Lemme guess, you're going to look for a way to exploit this minor difference?Here's an interesting tidbit for the original Wario Land. The bass patch heard in the iconic-to-us-at-least intro theme, and the bass heard in, say, the Syrup Castle map theme, are actually not one and the same, as I found out a couple of days ago.
It seems obvious in retrospect, but let's be real, they sound really similar. So similar in fact that even in the aforementioned intro song, the designers were able to swap the two out when they got to those rapid high-pitched arpeggios without any of us noticing. Like, I literally only figured it out because I was putting together samples for an sf2 and the amount of timbre change past a certain point was just too goddamn high when I rolled my mouse over the piano roll.
It's honestly kind of rad that they have two slightly different versions of this sound, especially since they're probably supposed to be Game Boy versions of saxophones, which come in four breeds that all sound similar but are still quite distinct. What we're looking at with WL's two "EeHhHh" patches is basically the difference between an Alto and Tenor Sax.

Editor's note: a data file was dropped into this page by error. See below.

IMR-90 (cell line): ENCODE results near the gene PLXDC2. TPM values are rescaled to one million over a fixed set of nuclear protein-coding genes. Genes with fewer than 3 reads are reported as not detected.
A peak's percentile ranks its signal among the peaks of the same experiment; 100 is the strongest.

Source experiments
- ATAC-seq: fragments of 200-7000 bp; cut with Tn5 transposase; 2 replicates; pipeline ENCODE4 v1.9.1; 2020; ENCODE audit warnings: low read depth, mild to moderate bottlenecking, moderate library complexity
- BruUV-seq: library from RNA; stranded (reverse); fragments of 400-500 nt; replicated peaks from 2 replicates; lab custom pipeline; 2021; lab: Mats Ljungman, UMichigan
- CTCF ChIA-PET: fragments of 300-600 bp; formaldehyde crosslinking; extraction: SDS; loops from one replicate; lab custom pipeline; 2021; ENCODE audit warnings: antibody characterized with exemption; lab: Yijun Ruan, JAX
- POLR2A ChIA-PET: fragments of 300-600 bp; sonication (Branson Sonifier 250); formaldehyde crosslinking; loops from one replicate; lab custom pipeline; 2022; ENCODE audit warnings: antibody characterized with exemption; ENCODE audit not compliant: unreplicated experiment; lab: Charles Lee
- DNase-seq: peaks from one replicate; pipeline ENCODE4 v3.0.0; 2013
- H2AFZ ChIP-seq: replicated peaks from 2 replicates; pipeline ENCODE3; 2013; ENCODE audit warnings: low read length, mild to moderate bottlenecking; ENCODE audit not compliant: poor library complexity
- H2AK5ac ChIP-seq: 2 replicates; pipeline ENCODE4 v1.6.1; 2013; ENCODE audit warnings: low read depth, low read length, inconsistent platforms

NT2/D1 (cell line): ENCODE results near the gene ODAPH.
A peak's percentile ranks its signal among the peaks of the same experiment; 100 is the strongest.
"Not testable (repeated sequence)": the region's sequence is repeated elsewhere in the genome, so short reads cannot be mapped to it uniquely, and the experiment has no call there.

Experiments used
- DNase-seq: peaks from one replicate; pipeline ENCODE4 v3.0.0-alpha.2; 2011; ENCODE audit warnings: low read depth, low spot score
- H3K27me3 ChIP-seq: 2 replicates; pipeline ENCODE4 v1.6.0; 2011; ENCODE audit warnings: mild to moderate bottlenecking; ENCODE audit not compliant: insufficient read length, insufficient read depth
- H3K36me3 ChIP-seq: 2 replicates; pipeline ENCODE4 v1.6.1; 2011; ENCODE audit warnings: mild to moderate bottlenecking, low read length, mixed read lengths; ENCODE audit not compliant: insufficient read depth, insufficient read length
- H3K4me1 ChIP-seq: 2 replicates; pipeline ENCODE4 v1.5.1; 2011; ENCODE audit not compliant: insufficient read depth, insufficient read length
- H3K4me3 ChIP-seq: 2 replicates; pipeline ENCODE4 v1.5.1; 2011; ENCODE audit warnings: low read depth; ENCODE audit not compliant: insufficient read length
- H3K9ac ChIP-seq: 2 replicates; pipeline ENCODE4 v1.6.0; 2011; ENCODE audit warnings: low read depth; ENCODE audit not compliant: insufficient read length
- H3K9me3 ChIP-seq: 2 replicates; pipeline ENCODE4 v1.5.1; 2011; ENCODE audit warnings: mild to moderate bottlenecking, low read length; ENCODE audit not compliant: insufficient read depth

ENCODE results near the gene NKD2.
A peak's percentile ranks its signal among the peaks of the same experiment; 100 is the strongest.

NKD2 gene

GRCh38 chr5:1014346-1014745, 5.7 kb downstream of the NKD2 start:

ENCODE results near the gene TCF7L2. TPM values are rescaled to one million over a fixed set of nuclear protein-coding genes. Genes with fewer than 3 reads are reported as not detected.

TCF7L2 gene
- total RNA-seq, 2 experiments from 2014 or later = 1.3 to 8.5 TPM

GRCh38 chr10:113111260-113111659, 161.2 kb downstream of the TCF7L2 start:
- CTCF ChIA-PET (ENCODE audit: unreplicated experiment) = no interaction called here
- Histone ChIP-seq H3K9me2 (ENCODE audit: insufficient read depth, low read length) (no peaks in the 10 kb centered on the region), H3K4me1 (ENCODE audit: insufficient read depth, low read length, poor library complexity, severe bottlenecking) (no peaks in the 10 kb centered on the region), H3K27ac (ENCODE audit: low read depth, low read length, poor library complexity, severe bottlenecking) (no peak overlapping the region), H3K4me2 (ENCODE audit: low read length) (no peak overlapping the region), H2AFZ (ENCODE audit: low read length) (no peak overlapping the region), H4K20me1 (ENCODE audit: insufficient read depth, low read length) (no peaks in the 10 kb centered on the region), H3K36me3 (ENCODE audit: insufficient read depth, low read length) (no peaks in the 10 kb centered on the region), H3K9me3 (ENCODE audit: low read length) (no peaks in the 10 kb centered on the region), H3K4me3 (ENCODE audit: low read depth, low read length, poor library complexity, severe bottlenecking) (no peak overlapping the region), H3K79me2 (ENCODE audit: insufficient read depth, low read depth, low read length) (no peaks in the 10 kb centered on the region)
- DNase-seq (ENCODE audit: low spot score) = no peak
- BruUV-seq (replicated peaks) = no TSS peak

No mention of garlic, so I think Wario has nothing to do with it. And as tahutoa said, the car is not a convertible like Wario's. It does look similar though."Extremely filthy eating tables and a very dirty pool table, complete with a floor that is even dirtier than dirt itself."
"Incredibly old pieces of paper. Whatever was originally written on them has become so dirty and faded that it is now unreadable."
"Lots and lots of old chewed gum has been stuck onto the bottom of this table."
"It's dirty, but it's a jukebox. It's a jukebox, but it's dirty. It's covered in cigarette stains and old ketchup."
"Moldy, rotten, withered old anchovies and the like are stuck to the record within the jukebox, but it somehow managed to spin anyway."
"Please don't come back here (or run inside). You'll kick up the mold spores."